James Naismith Rumors
His discovery has opened up a whole new basketball debate — a Pandora’s Box-and-One, if you will. Alagappan argues that basketball’s traditional five positions are as outmoded as James Naismith’s peach basket, insisting instead that there are at least 10 distinct positions. And he has the topological data analysis to prove it. “The positions are kind of the alphabet by which everything around basketball revolves,” Alagappan said. “If we can redefine the alphabet in terms of these 10 or 13 positions, then we can hopefully change all of the strategy that the game is built on.”
Jim Naismith, grandson of basketball inventor Dr. James Naismith, will be on hand for tonight’s game with the Sacramento Kings to present the Naismith Legacy Award to Dirk Nowitzki. The award is presented to players, coaches and other individuals or organizations from the game of basketball honoring their role in furthering the values of honor, respect and integrity — both on an off the court.
It’s happy 40th birthday to the shootaround. Back up a minute. The non-basketball junkie might want to know what in the name of James Naismith is a shootaround and why is it having a birthday. Well, back in 1971, when Bill Sharman took over as coach of the Los Angeles Lakers, he proposed that his players show up at the arena on the morning of game days for a very loose practice that he dubbed a shootaround. The Lakers ended up winning the NBA title by going 69-13, which was then the best mark in NBA history and included a record 33-game winning streak. With those results, that’s why all NBA teams have been taking the lead from Sharman since the 1970s. It was on Oct. 15, 1971 that the Lakers’ regular season began and the shootaround started to become an NBA staple. So that seems as good of a birthday as any.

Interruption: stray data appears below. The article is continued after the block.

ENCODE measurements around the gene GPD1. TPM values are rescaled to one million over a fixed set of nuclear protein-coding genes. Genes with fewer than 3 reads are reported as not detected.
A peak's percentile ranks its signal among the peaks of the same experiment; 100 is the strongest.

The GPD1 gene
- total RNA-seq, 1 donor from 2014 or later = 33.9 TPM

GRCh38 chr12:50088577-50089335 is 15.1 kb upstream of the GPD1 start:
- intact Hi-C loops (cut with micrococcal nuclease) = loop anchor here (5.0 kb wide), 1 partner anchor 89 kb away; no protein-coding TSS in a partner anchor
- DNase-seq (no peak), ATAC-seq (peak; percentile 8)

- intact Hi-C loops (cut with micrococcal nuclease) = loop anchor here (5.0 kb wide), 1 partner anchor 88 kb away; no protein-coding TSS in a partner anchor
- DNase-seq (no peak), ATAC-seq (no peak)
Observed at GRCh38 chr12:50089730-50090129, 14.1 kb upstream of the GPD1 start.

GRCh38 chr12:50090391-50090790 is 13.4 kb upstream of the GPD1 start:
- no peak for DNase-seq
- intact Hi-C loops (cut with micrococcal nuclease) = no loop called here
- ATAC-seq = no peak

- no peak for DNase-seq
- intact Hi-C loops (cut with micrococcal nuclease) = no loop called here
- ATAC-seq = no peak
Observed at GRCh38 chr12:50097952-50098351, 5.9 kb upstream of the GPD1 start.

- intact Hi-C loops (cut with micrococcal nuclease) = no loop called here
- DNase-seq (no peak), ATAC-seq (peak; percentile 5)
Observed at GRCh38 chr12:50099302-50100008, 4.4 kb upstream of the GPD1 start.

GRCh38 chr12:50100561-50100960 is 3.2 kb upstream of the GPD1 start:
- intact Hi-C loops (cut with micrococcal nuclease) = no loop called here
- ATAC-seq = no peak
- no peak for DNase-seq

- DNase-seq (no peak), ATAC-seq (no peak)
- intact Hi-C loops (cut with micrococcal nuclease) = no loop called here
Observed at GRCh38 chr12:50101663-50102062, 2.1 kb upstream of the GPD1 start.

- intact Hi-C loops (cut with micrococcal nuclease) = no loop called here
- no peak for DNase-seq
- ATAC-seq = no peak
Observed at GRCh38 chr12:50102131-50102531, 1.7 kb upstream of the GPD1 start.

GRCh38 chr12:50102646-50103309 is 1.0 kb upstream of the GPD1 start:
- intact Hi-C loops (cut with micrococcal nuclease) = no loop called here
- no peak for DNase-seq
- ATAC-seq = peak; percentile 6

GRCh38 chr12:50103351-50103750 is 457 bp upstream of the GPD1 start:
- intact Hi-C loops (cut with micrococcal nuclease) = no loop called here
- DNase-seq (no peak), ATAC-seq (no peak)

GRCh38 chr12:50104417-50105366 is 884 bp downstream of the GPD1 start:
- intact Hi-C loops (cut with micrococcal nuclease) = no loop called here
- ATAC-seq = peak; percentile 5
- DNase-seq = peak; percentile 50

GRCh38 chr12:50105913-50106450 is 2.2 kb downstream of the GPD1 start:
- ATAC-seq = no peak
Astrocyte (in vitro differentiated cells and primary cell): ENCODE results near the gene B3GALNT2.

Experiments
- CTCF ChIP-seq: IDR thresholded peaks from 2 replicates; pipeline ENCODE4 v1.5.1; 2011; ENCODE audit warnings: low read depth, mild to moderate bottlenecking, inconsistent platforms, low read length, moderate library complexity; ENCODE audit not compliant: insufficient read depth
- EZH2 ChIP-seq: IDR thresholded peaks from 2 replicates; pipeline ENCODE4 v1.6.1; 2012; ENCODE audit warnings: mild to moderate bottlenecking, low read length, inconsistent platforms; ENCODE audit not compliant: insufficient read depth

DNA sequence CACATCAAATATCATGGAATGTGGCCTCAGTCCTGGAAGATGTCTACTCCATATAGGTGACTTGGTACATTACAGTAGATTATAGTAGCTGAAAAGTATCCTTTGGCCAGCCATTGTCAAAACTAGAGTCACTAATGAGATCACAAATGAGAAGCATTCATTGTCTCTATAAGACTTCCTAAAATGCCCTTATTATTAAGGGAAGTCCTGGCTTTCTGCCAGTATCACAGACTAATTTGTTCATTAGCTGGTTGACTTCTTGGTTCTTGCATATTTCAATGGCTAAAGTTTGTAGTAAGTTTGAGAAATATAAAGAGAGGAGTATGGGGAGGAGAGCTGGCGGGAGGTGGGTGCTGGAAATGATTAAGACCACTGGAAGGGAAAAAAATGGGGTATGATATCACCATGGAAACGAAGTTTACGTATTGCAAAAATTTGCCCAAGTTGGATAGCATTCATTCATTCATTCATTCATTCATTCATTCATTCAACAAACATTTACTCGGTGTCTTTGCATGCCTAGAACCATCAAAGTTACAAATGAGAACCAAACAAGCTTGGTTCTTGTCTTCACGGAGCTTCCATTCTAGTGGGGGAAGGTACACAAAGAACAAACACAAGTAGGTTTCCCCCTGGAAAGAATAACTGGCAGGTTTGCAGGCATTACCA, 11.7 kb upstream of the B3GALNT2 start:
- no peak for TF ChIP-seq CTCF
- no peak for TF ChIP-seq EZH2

Lawrence High and Kansas University graduate David Booth felt so strongly that the two pages on which James Naismith wrote the original 13 rules of basketball should find a home on the KU campus he paid $4.3 million in an auction Friday to guarantee that. David and his wife, Suzanne Booth, purchased the rules via telephone at an auction that took place at Sotheby’s in New York City, where the rules were sold by the Naismith International Basketball Foundation. “We’re very excited about it,” David Booth said from his office in Austin, Texas. “I think they need to figure out an appropriate venue for them. I don’t know what that is. Maybe in a (new) museum. Maybe with the statue of Naismith looking back at Phog (Allen). I think it’s a little bigger than the Booth Family Hall of Athletics. This is serious stuff.”
The exact price the Booths bid for the rules, written on Dec. 21, 1891, and signed by Naismith in 1931, was $4,338,500, a sports memorabilia record, according to Sotheby’s. Asked how much higher he would have bid, Booth said, “It was getting close.” Booth’s motivation for bringing the rules back to where the game’s founder is buried was that “they’re incredibly important and they should be at the University of Kansas. Naismith was there 40 years. He invented basketball and Phog Allen was one of the key figures in making it so popular. Nobody else was going to do it (buy the rules to bring them to KU).”
The first rules of basketball, as set down by Dr. James Naismith, don’t look bad for age 119. The two typewritten pages are yellowed, creased and a bit frayed. A tiny pinhole is visible on one page. Traces of tape that fixed a tear are visible across the top of the other. But the pages are legible and intact. Naismith enumerated 13 rules for a game that he hoped would appeal to students at the Y.M.C.A. Training School in Springfield, Mass., in the winter of 1891. It was to be a gentlemanly game without “shouldering, holding, pushing or striking,” where the ball “may be batted in any direction” (but not with a fist), and a “player cannot run with the ball” but “must throw it from the spot on which he catches it.”